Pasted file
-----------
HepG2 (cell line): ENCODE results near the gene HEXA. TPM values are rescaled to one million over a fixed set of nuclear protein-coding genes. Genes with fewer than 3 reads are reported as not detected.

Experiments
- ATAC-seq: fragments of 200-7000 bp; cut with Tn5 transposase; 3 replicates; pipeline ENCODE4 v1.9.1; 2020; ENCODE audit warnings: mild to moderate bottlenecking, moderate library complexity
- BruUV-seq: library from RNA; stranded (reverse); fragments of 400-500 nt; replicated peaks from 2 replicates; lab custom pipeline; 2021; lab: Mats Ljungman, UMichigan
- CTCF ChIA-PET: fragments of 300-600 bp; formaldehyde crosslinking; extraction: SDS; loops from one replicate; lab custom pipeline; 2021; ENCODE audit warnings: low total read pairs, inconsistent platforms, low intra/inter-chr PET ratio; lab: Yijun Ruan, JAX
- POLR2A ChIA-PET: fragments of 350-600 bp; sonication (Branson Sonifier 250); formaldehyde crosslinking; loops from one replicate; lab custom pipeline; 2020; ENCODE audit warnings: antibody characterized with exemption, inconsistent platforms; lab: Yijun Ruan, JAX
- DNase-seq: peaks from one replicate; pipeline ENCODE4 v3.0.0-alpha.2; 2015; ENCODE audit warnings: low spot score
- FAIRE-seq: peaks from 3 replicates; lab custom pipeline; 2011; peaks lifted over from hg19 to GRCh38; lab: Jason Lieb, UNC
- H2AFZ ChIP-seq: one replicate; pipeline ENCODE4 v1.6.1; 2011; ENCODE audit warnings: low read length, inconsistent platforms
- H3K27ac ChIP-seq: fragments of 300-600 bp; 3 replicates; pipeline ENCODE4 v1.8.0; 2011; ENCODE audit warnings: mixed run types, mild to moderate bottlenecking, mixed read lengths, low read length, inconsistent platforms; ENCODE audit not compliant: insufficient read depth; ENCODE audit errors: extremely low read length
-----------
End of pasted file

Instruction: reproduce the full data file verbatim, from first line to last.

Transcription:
HepG2 (cell line): ENCODE results near the gene HEXA. TPM values are rescaled to one million over a fixed set of nuclear protein-coding genes. Genes with fewer than 3 reads are reported as not detected.

Experiments
- ATAC-seq: fragments of 200-7000 bp; cut with Tn5 transposase; 3 replicates; pipeline ENCODE4 v1.9.1; 2020; ENCODE audit warnings: mild to moderate bottlenecking, moderate library complexity
- BruUV-seq: library from RNA; stranded (reverse); fragments of 400-500 nt; replicated peaks from 2 replicates; lab custom pipeline; 2021; lab: Mats Ljungman, UMichigan
- CTCF ChIA-PET: fragments of 300-600 bp; formaldehyde crosslinking; extraction: SDS; loops from one replicate; lab custom pipeline; 2021; ENCODE audit warnings: low total read pairs, inconsistent platforms, low intra/inter-chr PET ratio; lab: Yijun Ruan, JAX
- POLR2A ChIA-PET: fragments of 350-600 bp; sonication (Branson Sonifier 250); formaldehyde crosslinking; loops from one replicate; lab custom pipeline; 2020; ENCODE audit warnings: antibody characterized with exemption, inconsistent platforms; lab: Yijun Ruan, JAX
- DNase-seq: peaks from one replicate; pipeline ENCODE4 v3.0.0-alpha.2; 2015; ENCODE audit warnings: low spot score
- FAIRE-seq: peaks from 3 replicates; lab custom pipeline; 2011; peaks lifted over from hg19 to GRCh38; lab: Jason Lieb, UNC
- H2AFZ ChIP-seq: one replicate; pipeline ENCODE4 v1.6.1; 2011; ENCODE audit warnings: low read length, inconsistent platforms
- H3K27ac ChIP-seq: fragments of 300-600 bp; 3 replicates; pipeline ENCODE4 v1.8.0; 2011; ENCODE audit warnings: mixed run types, mild to moderate bottlenecking, mixed read lengths, low read length, inconsistent platforms; ENCODE audit not compliant: insufficient read depth; ENCODE audit errors: extremely low read length